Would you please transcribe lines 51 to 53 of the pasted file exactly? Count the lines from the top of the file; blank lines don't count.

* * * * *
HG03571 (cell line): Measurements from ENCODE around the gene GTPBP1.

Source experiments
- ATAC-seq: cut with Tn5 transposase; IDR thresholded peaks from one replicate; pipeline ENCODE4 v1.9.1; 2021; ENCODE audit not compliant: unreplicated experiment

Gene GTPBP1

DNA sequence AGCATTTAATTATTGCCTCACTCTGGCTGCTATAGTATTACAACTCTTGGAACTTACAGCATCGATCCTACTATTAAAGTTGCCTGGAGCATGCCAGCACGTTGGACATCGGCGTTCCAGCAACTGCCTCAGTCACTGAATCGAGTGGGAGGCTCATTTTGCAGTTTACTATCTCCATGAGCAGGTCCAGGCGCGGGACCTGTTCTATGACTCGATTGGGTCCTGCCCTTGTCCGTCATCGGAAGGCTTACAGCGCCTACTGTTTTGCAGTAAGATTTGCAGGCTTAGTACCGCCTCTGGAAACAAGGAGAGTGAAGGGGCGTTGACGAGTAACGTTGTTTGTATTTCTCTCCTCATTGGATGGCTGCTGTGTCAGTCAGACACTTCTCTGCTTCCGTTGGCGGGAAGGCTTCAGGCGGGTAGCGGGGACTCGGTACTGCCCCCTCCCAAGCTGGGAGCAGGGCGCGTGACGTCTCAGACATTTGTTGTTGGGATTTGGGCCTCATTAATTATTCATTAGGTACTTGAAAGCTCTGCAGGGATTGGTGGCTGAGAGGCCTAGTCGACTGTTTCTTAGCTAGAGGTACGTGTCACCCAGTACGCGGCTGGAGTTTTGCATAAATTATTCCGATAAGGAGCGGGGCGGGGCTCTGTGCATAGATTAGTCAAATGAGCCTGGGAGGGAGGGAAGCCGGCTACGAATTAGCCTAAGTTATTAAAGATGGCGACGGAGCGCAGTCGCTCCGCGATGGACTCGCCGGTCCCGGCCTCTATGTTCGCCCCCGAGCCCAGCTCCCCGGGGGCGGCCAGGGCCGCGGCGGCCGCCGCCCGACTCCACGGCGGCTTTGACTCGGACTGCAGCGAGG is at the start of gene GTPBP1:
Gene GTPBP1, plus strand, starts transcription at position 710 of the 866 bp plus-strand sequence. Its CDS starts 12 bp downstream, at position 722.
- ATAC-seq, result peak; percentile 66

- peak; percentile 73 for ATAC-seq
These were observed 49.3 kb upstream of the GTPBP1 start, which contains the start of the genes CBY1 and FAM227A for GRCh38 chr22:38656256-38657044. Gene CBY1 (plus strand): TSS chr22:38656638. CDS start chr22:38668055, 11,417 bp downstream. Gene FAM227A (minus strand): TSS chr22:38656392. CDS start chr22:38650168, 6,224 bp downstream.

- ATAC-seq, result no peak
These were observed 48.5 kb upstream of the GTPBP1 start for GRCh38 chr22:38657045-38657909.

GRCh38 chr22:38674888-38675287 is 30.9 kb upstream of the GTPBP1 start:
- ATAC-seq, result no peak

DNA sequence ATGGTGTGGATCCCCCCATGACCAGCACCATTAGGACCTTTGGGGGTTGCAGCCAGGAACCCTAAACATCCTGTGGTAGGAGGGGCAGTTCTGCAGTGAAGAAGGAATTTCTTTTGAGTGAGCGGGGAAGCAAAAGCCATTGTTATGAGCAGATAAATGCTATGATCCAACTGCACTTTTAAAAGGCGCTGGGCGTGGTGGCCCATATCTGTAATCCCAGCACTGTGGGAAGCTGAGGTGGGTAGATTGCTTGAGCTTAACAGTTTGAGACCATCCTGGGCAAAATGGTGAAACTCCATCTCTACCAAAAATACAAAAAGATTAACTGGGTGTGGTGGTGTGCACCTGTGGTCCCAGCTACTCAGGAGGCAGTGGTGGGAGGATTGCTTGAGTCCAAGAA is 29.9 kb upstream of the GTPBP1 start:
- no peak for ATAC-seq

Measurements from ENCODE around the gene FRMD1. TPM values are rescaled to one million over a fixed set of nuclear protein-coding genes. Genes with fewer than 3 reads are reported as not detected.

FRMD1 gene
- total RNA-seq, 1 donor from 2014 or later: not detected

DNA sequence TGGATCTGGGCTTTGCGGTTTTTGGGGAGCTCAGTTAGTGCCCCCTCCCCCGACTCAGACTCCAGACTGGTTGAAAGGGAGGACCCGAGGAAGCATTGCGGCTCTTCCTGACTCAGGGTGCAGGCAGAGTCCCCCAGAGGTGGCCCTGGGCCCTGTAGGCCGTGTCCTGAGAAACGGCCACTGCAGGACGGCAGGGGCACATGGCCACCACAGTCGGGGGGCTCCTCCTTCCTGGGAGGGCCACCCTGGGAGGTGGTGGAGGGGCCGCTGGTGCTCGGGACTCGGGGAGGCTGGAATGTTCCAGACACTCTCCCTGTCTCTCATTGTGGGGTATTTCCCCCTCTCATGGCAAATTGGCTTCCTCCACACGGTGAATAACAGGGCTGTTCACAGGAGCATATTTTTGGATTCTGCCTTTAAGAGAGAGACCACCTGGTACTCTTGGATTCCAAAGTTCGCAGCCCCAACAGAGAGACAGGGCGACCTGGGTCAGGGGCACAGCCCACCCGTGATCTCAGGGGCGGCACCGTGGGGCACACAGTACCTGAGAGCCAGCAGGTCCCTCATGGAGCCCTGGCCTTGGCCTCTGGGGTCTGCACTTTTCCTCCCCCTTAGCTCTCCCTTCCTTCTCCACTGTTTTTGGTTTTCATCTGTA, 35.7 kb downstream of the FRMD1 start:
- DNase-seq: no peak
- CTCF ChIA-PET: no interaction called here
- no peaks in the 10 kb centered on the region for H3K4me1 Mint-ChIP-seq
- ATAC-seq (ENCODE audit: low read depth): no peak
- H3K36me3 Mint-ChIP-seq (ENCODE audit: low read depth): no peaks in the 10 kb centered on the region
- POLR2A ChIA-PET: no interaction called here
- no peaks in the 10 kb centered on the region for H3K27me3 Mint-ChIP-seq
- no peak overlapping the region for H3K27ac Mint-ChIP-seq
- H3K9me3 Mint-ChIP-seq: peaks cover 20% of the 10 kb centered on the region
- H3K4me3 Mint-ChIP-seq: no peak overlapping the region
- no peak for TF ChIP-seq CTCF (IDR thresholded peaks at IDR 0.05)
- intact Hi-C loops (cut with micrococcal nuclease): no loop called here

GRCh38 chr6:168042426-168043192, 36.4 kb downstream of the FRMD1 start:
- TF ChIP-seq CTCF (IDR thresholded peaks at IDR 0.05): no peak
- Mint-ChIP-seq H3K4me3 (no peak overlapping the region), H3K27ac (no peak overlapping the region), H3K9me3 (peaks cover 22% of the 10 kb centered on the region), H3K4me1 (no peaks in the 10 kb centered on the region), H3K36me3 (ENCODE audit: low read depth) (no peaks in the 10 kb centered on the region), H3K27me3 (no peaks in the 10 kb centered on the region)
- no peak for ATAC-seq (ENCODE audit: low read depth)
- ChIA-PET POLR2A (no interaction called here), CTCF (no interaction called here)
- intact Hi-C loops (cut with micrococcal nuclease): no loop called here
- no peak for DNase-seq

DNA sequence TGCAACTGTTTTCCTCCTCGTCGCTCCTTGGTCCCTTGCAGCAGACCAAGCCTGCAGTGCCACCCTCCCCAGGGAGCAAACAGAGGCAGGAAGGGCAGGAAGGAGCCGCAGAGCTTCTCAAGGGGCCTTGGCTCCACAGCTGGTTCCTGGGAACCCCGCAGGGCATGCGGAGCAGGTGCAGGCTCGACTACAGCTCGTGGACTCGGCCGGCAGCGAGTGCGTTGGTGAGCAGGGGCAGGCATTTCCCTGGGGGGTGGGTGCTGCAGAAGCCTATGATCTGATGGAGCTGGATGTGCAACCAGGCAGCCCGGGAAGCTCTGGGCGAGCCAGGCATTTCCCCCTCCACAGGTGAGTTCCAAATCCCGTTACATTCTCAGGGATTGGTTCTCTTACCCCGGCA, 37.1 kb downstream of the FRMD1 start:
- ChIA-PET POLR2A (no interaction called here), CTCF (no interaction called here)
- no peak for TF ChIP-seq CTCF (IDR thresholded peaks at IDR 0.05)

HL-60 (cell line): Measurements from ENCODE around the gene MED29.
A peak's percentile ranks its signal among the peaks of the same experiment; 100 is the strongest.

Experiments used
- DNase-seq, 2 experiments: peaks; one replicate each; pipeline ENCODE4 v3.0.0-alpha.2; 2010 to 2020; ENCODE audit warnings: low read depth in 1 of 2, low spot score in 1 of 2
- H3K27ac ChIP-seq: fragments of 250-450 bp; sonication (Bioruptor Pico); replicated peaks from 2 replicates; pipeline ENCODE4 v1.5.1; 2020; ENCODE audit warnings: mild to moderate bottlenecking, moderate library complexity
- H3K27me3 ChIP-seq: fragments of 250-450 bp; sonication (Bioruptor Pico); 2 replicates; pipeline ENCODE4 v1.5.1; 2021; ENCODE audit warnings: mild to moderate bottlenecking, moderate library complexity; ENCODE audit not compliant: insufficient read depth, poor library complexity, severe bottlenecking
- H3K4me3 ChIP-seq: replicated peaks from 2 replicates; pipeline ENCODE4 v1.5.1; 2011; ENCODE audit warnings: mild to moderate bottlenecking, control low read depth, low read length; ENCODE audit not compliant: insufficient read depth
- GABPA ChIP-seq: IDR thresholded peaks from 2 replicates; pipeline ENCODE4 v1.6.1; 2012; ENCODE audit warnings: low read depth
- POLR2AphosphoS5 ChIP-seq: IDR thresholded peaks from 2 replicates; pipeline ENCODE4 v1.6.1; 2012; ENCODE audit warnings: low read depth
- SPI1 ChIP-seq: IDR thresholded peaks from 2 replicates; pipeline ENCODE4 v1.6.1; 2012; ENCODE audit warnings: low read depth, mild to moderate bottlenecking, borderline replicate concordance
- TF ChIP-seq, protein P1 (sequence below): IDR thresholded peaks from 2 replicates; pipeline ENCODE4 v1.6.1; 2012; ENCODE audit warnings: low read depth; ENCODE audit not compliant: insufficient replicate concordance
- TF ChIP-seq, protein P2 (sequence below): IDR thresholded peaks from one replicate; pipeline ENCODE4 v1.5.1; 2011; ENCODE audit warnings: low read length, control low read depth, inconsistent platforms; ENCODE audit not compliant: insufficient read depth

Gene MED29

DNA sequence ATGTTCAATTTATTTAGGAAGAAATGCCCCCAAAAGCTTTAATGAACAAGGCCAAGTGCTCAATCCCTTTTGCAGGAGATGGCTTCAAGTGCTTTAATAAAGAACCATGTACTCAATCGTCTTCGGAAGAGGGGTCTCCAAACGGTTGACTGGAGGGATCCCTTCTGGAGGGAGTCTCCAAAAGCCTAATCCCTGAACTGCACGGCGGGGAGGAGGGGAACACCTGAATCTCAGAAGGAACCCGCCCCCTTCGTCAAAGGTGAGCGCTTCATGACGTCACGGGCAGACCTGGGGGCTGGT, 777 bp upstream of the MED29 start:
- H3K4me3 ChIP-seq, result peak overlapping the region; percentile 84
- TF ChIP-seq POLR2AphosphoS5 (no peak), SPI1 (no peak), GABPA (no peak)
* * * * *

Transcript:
- SPI1 ChIP-seq: IDR thresholded peaks from 2 replicates; pipeline ENCODE4 v1.6.1; 2012; ENCODE audit warnings: low read depth, mild to moderate bottlenecking, borderline replicate concordance
- TF ChIP-seq, protein P1 (sequence below): IDR thresholded peaks from 2 replicates; pipeline ENCODE4 v1.6.1; 2012; ENCODE audit warnings: low read depth; ENCODE audit not compliant: insufficient replicate concordance
- TF ChIP-seq, protein P2 (sequence below): IDR thresholded peaks from one replicate; pipeline ENCODE4 v1.5.1; 2011; ENCODE audit warnings: low read length, control low read depth, inconsistent platforms; ENCODE audit not compliant: insufficient read depth